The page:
In response to both these and other cases, the IFC published “Lessons Learned” on environmental and social risks. A civil society analysis found that the lessons highlight important suggested improvements to address legacy issues and incorporate a greater country security and conflict context into their lending practices. However they do not include changing IFC culture, ensuring consequences for environmental or social risks, reviewing the IFC portfolio for other risky projects, or giving greater attention to human rights risk assessments. The civil society analysis also raised concerns about how the lessons learned would be implemented.

The Hydro Santa Rita dam project in Guatemala’s Alta Verapaz province is opposed by the local indigenous people; the communities own their land and never gave free prior and informed consent to the project. In August, approximately 1,600 police descended on the communities near the Delores River, forcing many people to flee to the hills. This followed a series of other events where community members were threatened or killed. (See September-October 2014 NewsNotes.)

The project is funded through a financial intermediary, Latin Renewable Investment Fund, by the IFC, the DEG, and the Dutch development bank FMO. Community representatives filed complaints in October 2014 with the three funders. MOGC staff recently accompanied community members to meet with staff at the World Bank and Inter-American Commission on Human Rights.

It is clear that the IFC does not have the ability to hold accountable financial intermediaries, which it made clear at a panel presentation as part of the World Bank Civil Society Forum in October. One IFC representative commented that they can’t reach the small and medium enterprises themselves so they depend on financial intermediaries and sometimes that has negative consequences. 

The failure of the IFC to ensure that performance standards are met is also compounded by some of the vagueness of the standards themselves.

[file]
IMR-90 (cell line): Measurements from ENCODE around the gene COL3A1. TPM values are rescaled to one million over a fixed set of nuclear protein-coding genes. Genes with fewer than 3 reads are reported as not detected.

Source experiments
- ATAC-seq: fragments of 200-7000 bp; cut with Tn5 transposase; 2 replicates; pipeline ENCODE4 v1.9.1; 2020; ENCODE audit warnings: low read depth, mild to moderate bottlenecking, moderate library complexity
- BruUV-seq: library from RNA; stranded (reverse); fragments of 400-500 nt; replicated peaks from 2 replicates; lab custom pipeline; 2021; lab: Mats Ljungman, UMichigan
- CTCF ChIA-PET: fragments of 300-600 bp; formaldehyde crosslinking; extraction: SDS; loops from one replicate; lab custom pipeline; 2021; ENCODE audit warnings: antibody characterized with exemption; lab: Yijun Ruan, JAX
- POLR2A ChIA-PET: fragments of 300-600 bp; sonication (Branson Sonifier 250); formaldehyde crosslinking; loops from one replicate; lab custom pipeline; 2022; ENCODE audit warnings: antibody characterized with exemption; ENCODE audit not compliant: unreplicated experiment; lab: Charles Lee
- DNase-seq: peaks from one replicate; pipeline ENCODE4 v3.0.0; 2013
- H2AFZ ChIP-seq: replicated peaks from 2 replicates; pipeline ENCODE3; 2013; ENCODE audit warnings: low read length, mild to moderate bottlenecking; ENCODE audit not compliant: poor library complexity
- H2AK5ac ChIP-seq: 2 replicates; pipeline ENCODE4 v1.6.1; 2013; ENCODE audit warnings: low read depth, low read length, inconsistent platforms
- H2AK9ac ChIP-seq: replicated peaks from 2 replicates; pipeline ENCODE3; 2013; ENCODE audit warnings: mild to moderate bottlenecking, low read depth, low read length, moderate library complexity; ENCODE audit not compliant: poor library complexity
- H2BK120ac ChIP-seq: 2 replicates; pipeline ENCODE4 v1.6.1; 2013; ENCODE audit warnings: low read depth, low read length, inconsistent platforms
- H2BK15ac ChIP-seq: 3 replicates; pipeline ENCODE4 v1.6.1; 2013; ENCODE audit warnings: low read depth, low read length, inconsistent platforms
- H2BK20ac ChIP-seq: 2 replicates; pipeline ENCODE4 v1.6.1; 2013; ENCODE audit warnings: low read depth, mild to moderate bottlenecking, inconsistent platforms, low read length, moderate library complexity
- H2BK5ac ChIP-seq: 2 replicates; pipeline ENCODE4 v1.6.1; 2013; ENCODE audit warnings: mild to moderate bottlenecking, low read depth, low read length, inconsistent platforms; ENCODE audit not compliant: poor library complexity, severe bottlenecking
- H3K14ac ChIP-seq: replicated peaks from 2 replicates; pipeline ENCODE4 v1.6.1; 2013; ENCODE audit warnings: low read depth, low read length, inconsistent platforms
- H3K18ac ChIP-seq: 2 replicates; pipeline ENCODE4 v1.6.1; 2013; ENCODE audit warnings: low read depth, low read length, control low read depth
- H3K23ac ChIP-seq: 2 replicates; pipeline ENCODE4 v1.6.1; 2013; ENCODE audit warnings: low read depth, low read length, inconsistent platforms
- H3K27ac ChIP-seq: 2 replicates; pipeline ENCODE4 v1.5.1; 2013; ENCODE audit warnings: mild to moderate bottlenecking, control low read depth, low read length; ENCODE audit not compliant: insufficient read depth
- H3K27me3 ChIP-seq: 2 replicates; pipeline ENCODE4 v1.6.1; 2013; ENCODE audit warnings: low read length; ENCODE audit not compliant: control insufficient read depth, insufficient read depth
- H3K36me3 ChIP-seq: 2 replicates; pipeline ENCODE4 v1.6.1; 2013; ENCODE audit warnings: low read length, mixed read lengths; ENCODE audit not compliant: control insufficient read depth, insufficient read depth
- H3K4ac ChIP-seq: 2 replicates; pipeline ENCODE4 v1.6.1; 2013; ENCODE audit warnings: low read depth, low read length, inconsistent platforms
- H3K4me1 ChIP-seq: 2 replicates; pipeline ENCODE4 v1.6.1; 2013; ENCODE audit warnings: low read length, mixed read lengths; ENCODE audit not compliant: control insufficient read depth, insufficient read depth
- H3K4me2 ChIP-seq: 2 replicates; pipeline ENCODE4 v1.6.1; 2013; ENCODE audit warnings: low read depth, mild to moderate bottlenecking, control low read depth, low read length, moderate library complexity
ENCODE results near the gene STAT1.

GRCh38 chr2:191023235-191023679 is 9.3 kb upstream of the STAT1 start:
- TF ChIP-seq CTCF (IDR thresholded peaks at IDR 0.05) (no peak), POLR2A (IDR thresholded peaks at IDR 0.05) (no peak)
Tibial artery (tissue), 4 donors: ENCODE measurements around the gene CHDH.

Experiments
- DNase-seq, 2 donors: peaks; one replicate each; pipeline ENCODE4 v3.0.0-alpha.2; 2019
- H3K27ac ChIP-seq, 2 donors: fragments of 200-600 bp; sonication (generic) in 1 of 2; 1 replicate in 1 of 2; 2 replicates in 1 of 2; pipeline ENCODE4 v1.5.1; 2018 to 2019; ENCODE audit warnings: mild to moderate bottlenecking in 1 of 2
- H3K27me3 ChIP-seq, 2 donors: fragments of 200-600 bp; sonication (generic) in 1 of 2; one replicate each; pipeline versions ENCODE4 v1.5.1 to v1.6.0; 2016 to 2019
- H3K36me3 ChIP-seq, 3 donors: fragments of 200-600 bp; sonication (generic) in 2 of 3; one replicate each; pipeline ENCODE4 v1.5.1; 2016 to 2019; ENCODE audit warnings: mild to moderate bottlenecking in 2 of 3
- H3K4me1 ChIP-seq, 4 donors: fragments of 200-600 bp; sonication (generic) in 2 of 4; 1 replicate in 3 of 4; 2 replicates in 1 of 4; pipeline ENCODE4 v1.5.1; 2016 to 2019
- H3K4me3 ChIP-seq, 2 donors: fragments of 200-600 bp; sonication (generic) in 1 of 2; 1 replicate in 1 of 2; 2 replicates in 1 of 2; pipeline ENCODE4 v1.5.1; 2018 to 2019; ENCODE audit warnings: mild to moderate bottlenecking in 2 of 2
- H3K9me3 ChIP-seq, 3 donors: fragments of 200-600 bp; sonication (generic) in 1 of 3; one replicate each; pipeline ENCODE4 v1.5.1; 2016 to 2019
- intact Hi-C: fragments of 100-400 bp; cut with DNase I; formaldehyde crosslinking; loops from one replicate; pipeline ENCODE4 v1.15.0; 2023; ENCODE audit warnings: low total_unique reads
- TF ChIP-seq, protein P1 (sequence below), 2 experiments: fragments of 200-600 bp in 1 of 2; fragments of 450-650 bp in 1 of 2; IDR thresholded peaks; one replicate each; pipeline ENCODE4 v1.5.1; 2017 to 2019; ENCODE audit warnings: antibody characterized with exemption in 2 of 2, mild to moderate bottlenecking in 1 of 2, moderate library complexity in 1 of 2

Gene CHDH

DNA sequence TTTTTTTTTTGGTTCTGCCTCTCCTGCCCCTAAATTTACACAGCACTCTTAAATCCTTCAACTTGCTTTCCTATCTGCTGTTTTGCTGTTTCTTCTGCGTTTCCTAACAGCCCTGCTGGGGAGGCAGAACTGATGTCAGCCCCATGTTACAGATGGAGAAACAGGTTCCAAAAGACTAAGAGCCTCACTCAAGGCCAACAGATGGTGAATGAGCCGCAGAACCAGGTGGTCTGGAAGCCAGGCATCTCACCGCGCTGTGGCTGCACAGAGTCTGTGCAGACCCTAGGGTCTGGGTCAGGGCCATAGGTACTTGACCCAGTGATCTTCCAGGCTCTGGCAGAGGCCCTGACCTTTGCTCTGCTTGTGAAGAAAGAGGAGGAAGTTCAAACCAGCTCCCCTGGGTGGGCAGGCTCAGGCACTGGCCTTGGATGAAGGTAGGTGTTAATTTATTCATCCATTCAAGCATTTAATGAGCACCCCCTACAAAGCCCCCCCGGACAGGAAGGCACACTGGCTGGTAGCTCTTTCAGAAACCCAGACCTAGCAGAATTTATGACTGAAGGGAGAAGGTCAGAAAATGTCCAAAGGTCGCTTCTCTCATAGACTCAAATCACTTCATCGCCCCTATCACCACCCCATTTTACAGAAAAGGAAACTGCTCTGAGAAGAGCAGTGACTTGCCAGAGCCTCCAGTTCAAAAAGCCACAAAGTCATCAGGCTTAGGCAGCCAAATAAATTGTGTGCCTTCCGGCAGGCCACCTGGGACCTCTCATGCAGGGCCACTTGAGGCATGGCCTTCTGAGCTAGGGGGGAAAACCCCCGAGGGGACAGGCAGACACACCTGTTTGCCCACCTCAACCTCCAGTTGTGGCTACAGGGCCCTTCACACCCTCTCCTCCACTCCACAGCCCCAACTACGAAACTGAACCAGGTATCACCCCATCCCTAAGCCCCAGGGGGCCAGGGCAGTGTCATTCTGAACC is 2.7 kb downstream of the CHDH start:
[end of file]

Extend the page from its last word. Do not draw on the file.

Another great concern is that the IFC standards are held up as a guide for other bodies trying to create environmental and social protocols. The new Green Climate Fund, intended to help developing countries to adapt and mitigate the worst impacts of climate change, will include the IFC Performance Standards in the interim until it is able to develop its own standards. This is particularly worrisome because the Dinant and the Hydro Santa Rita projects were approved as clean development mechanism projects under the Kyoto Protocol. If projects meant to assist communities ultimately cause more harm, do financiers actually have the ability to guarantee environmental and social safeguards?

Other proposals that will use the IFC Performance Standards include the Principles for Responsible Agricultural Investment (though civil society engagement has ensured that the IFC standards will not be the only safeguard benchmarks). The Initiative for Responsible Mining Assurance is also proposing the IFC Performance Standards. 

In the case of the IFC lending, at least the CAO acts as a watchdog to ensure that the performance standards are met. Without such a watchdog agency, it is not clear that human rights, environmental protections, and other social safeguards such as Free Prior and Informed Consent for indigenous communities are met.

Photo from Carbon Market Watch.